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Why ‘Mad Men’ is Really All About Being Jewish

Why 'Mad Men' is Really All About Being Jewish

At its core, “Mad Men” is about intersectionality; the hierarchy of oppression — be it
gender, race or class — that each character attempts to break from. There
are different levels of it. Peggy Olson is a white, middle class,
Catholic-raised woman fighting for power in a male-dominated industry. But then
there’s Rachel Menken, a department store owner who’s not only marginalized for
her gender and rare position of power, but also for being Jewish.

Sunday evening,
in anticipation of the final seven episodes, “Mad Men” creator Matthew Weiner
sat down with Rogerebert.com editor-in-chief and New York Magazine TV critic
Matt Zoller Seitz at the Museum of Jewish Heritage in New York to discuss the
role Jewish identity has played in the crafting of “Mad Men.” And surprisingly
enough, it appears to be one of Weiner’s greatest influences.

READ MORE: 7 Clips That Define ‘Mad Men’ & What the Cast Has to Say About Them

It’s
surprising because the drama, which explores the personal and professional
lives of individuals working on Madison Avenue in the 1960s, has few Jewish
characters. In its early seasons, there were fans and critics who wondered if
Don’s ambiguous past, and his contempt for it, would culminate in us finding
out he was Jewish (alas, he’s just an impoverished country boy). In actuality,
there’s really just Rachel Menken, a prominent figure in Season 1, Roger Sterling’s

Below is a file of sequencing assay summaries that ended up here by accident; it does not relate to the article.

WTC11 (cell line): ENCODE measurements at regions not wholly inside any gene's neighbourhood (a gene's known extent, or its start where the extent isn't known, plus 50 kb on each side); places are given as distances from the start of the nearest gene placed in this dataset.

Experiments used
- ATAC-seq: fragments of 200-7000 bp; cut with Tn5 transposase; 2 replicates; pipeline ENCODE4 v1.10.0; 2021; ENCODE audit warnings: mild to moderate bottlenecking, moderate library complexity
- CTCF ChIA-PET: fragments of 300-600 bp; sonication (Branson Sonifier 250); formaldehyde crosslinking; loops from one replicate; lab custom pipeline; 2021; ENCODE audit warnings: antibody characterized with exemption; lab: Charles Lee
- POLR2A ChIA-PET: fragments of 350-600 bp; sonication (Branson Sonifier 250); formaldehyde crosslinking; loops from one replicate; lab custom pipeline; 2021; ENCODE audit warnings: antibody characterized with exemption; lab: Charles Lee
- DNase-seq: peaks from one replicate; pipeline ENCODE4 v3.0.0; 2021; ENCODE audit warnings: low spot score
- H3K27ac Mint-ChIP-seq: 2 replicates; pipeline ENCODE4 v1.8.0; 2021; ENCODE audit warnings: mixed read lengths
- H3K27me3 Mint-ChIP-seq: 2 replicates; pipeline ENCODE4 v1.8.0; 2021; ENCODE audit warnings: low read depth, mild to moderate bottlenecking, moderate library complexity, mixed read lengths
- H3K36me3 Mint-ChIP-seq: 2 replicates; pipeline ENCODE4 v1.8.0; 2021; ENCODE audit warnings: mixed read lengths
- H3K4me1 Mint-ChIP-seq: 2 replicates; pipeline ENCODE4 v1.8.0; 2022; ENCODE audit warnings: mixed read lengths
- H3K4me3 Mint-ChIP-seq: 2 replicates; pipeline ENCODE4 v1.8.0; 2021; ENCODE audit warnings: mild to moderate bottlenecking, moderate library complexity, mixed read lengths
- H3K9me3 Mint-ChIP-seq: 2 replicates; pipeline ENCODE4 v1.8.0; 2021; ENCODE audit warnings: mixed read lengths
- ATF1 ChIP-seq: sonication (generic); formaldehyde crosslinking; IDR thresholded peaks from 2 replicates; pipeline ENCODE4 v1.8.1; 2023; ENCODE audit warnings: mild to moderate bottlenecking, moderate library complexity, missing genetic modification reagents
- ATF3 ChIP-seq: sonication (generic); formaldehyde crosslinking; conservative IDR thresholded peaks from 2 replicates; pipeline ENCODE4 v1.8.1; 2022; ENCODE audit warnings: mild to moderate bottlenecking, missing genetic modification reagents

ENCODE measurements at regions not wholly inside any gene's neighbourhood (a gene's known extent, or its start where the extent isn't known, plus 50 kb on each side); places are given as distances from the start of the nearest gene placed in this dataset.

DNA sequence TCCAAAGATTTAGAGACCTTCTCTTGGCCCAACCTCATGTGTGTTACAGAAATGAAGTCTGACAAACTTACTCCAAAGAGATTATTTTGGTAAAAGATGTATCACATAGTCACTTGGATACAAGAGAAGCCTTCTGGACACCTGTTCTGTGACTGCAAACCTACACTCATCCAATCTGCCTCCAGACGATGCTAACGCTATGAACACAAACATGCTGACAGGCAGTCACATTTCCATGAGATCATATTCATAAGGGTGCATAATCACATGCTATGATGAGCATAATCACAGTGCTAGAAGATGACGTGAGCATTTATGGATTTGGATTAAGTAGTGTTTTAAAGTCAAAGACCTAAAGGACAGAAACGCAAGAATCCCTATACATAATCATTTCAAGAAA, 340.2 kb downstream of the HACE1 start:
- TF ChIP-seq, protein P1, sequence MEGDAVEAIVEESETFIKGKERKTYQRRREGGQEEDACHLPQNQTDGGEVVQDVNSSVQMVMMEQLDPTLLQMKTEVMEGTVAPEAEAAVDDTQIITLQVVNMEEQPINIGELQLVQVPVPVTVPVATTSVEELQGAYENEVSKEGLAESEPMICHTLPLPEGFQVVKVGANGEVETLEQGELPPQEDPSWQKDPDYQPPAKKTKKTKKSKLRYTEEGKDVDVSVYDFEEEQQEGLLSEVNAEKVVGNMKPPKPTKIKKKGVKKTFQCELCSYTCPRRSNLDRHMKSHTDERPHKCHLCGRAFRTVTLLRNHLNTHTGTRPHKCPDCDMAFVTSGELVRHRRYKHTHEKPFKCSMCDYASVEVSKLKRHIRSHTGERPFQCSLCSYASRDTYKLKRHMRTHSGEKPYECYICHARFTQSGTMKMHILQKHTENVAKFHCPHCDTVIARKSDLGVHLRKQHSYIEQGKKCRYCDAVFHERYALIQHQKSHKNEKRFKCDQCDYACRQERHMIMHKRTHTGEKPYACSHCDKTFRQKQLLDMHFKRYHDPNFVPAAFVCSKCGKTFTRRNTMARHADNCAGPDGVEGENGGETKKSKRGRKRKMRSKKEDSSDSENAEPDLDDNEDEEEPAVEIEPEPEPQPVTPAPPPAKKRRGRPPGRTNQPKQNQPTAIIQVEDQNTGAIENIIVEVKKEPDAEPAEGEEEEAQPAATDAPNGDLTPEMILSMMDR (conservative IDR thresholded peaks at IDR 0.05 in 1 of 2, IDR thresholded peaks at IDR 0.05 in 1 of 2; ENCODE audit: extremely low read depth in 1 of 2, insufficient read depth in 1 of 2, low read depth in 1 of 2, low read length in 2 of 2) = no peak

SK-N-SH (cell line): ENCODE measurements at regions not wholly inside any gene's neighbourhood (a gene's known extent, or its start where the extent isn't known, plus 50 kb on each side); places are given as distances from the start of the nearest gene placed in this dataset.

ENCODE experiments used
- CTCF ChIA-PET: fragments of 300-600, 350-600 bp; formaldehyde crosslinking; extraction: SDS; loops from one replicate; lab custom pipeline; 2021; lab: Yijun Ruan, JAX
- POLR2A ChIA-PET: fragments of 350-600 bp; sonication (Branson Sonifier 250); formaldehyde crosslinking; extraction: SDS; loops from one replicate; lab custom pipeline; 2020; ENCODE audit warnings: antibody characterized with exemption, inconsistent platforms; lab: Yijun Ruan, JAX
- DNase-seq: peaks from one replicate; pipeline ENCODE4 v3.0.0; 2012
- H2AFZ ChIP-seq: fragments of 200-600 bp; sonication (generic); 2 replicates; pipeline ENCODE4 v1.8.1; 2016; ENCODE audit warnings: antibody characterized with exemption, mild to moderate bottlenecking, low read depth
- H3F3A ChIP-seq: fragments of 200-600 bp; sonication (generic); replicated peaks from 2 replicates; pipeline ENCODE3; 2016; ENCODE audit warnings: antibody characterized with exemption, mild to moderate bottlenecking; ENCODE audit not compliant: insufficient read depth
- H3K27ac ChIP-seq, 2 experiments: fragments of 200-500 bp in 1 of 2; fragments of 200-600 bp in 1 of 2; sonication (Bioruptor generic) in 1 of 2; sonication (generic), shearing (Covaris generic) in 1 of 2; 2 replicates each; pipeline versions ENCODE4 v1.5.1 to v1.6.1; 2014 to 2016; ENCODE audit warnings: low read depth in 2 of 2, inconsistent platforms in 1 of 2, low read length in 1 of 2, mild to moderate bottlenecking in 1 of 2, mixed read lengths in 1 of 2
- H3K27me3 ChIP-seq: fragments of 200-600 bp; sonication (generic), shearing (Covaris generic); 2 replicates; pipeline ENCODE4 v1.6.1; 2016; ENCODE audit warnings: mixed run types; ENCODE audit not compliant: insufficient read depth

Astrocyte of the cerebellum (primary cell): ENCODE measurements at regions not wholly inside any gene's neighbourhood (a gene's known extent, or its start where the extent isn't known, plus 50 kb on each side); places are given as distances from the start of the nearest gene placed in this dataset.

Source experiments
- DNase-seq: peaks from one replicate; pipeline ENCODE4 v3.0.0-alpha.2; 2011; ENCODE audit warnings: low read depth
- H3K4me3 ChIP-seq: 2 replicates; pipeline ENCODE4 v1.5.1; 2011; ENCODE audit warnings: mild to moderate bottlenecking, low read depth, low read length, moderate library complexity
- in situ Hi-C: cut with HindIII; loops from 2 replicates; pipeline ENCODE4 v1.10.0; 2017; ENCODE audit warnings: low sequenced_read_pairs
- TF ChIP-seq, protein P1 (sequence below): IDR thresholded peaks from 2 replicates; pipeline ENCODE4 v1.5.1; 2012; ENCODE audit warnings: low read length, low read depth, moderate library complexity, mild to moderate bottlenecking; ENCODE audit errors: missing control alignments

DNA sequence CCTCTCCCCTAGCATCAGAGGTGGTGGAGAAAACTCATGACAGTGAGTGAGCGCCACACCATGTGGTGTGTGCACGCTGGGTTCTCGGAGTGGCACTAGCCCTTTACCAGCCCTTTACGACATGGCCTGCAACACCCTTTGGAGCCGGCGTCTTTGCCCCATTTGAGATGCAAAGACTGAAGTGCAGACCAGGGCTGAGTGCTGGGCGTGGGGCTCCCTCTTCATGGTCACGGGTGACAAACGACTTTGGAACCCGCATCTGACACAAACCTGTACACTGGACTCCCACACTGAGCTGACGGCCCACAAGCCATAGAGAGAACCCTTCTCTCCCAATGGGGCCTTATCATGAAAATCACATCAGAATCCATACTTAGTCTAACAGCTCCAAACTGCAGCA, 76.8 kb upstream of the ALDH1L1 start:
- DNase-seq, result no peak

young wife Jane Siegel and later Michael Ginsberg, the eccentric copywriter who
joins Don’s new agency in Season 5. Otherwise Jewish representation on “Mad
Men” has appeared to be scarce.

This
is not really true, however. Like everything wonderful about “Mad Men,” Weiner pushes us to dig deeper. In “Smoke Gets in Your Eyes,” the pilot episode
of the series (which will air its last few episodes on AMC starting April 5),
Roger Sterling and Don Draper joke about a prospective client, Menken’s
Department Store. The two wonder why the company, owned and operated by a
Jewish family, isn’t taking their business to a Jewish advertising agency. “You
want me to go down to the deli and grab somebody,” Don jests. He expresses an
anxiety that his agency, his people, won’t be able to communicate with
Menken’s.

It’s a risky bit to include, especially for a pilot episode,
a move Zoller Seitz questioned Weiner about right after a screening of the
clip. “This is right out of the gate. This isn’t something that you waited four
or five episodes to take the audience gently by the hand.”

And
the joke is not the only instance of oppression Weiner has in his first
episode. It’s not the first either.

“The opening scene of the show is Don
interviewing this African-American man, who it says in the script is too old
for his job and his uniform is too tight. And the proprietor of the bar comes
over and asks if he is bothering Don because they were having a conversation.
And Don starts interviewing him in a non-condescending way. He is doing market
research,” Weiner said. “And at the end they bond over the fact that women are
dumb because they read magazines. That’s part of what they used to call ‘out-group denigration.’ People are brought together by their prejudices and
their hazing and so forth. There’s a lot of hazing and a lot of segregation and
the story of the show to me was, ‘Hey. Did you forget?'”

“Mad
Men” is at its highest form when it explores these hypocrisies, the deeply
imbued institutional frameworks that make us act the way we do. For Weiner,
Jewishness is at the forefront of this tension (all the while he acknowledges
the privilege Jews have in being able to pass). He jokes how his parents were
lucky he never looked Jewish and expounded upon his time in high school — where